The NRA's stranglehold on our government results in the needless killings of 83 people a day. Today's Boston Globe editorial gets right to heart of the problem.

Many people don't realize that fully half the gun sales in this country are in the unlicensed "private" market, purchases made either between individuals or at gun shows and flea markets. Guns of all kinds can be sold without any background checks, to anyone -- people with criminal records, terrorist connections, or mental illness. Why shouldn't everyone be subject to the same safeguards as those in Massachusetts? Why can't Congress close the gun-show loophole? One answer: $8 million in campaign contributions from the NRA since 2000.
The NRA continues to oppose any sensible approach to gun policy in our country. For too long their intimidation tactics have gone unchallenged. It's time to put an end to the NRA's stranglehold on our government and implement common sense national gun policies like closing the gun show loophole that allows violent criminals and terrorists to walk in and buy high-powered weapons without so much as going through a background check.

USA Today can see through the NRA's rhetoric, too. And they note that gun shows still thrive where background checks are required. The only people that stand to lose are criminals and terrorists - people that shouldn't have weapons in the first place.

Several states have closed this loophole by requiring that all sales at gun shows involve background checks. Private sellers have to walk buyers over to a nearby licensed dealer for a background check that usually takes just a few minutes. This isn't excessively onerous, and it hasn't stopped gun shows where it's required. A new study by a doctor who observed 28 gun shows in California and nearby states found shows thriving but noted that many would-be buyers backed away when they realized they'd be subject to a background check.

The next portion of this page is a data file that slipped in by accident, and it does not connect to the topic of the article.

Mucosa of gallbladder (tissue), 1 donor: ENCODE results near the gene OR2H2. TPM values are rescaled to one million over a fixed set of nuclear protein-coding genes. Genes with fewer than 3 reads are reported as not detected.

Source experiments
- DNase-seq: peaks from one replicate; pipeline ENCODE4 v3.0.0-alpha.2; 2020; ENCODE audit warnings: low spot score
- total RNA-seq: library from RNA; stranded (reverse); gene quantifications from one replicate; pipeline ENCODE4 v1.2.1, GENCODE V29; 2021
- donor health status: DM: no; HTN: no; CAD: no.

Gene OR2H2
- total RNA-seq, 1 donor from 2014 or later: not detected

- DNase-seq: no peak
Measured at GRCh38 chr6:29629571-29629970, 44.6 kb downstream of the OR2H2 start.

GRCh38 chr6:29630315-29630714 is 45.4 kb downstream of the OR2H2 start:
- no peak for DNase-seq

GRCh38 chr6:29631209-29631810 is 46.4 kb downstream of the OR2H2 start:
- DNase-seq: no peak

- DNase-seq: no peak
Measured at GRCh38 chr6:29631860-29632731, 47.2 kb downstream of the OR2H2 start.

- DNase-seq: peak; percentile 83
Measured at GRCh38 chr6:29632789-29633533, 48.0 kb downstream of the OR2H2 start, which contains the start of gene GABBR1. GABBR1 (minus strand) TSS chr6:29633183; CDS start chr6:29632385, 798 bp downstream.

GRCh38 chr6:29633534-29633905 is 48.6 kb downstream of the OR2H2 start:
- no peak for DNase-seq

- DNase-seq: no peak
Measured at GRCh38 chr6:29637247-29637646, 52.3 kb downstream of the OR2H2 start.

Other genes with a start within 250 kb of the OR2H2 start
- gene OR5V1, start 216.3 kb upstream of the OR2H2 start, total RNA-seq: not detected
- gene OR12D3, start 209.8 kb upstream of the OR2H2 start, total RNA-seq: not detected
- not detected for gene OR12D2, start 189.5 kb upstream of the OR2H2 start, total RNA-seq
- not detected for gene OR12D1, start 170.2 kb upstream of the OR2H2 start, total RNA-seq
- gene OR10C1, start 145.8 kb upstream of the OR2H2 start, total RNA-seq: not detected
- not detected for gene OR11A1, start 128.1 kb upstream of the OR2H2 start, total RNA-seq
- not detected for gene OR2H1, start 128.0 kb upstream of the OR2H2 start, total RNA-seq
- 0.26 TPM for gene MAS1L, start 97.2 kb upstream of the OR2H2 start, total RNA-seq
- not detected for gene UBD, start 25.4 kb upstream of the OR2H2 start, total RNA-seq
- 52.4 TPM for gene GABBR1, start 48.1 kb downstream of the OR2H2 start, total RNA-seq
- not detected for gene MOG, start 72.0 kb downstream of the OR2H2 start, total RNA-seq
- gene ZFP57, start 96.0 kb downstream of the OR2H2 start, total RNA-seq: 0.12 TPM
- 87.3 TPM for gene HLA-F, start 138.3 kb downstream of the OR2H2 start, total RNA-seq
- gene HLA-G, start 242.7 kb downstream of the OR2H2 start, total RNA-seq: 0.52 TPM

Closing the gun show loophole wouldn't end illegal sales, but it's a minimally invasive way to stop guns from getting into the hands of people who shouldn't have them. It's not on the congressional agenda now, but it should be. It's more useful than trying to intimidate federal agencies policing gun shows.

Tomorrow a new campaign to call out the NRA will launch, stay tuned.

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Gun control - Dems have the NRA covered

I've had my mind on other things the last few days, so it was only today that Jerome's heads-up alerted me to the dark (but predictable) doings in the Senate Apps Committee.

There is nothing (that I can see) on the Committee site (which is not one of the better examples); but the today's NYT editorial he links says that 5 Dem members voted with the GOP for the Shelby Amendment, which strengthens the Tiahrt Amendment.